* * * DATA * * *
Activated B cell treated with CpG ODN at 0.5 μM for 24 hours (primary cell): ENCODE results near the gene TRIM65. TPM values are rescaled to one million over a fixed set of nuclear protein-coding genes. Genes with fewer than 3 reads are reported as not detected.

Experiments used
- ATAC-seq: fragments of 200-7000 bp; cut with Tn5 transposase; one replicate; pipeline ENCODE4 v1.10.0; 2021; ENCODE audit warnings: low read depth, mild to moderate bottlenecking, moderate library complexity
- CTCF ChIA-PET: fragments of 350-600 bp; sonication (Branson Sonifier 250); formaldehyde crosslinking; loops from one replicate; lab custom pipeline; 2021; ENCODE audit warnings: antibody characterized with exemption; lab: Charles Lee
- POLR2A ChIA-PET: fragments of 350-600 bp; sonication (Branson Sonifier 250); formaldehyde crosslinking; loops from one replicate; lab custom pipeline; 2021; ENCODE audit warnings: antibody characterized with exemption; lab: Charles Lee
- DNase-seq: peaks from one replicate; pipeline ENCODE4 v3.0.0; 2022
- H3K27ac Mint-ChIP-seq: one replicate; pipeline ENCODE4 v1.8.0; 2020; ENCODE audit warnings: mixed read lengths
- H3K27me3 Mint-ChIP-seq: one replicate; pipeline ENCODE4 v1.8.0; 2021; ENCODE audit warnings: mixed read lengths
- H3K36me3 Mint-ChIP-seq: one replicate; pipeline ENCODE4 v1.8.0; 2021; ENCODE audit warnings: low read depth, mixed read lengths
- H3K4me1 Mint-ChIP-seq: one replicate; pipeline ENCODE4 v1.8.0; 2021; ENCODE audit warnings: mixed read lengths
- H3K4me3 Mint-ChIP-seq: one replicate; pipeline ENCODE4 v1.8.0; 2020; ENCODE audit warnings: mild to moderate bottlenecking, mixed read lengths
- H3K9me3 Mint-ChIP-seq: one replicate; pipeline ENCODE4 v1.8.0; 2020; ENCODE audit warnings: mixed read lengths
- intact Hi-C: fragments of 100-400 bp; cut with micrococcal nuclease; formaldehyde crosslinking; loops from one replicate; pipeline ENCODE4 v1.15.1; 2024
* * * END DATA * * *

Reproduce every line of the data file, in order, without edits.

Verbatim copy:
Activated B cell treated with CpG ODN at 0.5 μM for 24 hours (primary cell): ENCODE results near the gene TRIM65. TPM values are rescaled to one million over a fixed set of nuclear protein-coding genes. Genes with fewer than 3 reads are reported as not detected.

Experiments used
- ATAC-seq: fragments of 200-7000 bp; cut with Tn5 transposase; one replicate; pipeline ENCODE4 v1.10.0; 2021; ENCODE audit warnings: low read depth, mild to moderate bottlenecking, moderate library complexity
- CTCF ChIA-PET: fragments of 350-600 bp; sonication (Branson Sonifier 250); formaldehyde crosslinking; loops from one replicate; lab custom pipeline; 2021; ENCODE audit warnings: antibody characterized with exemption; lab: Charles Lee
- POLR2A ChIA-PET: fragments of 350-600 bp; sonication (Branson Sonifier 250); formaldehyde crosslinking; loops from one replicate; lab custom pipeline; 2021; ENCODE audit warnings: antibody characterized with exemption; lab: Charles Lee
- DNase-seq: peaks from one replicate; pipeline ENCODE4 v3.0.0; 2022
- H3K27ac Mint-ChIP-seq: one replicate; pipeline ENCODE4 v1.8.0; 2020; ENCODE audit warnings: mixed read lengths
- H3K27me3 Mint-ChIP-seq: one replicate; pipeline ENCODE4 v1.8.0; 2021; ENCODE audit warnings: mixed read lengths
- H3K36me3 Mint-ChIP-seq: one replicate; pipeline ENCODE4 v1.8.0; 2021; ENCODE audit warnings: low read depth, mixed read lengths
- H3K4me1 Mint-ChIP-seq: one replicate; pipeline ENCODE4 v1.8.0; 2021; ENCODE audit warnings: mixed read lengths
- H3K4me3 Mint-ChIP-seq: one replicate; pipeline ENCODE4 v1.8.0; 2020; ENCODE audit warnings: mild to moderate bottlenecking, mixed read lengths
- H3K9me3 Mint-ChIP-seq: one replicate; pipeline ENCODE4 v1.8.0; 2020; ENCODE audit warnings: mixed read lengths
- intact Hi-C: fragments of 100-400 bp; cut with micrococcal nuclease; formaldehyde crosslinking; loops from one replicate; pipeline ENCODE4 v1.15.1; 2024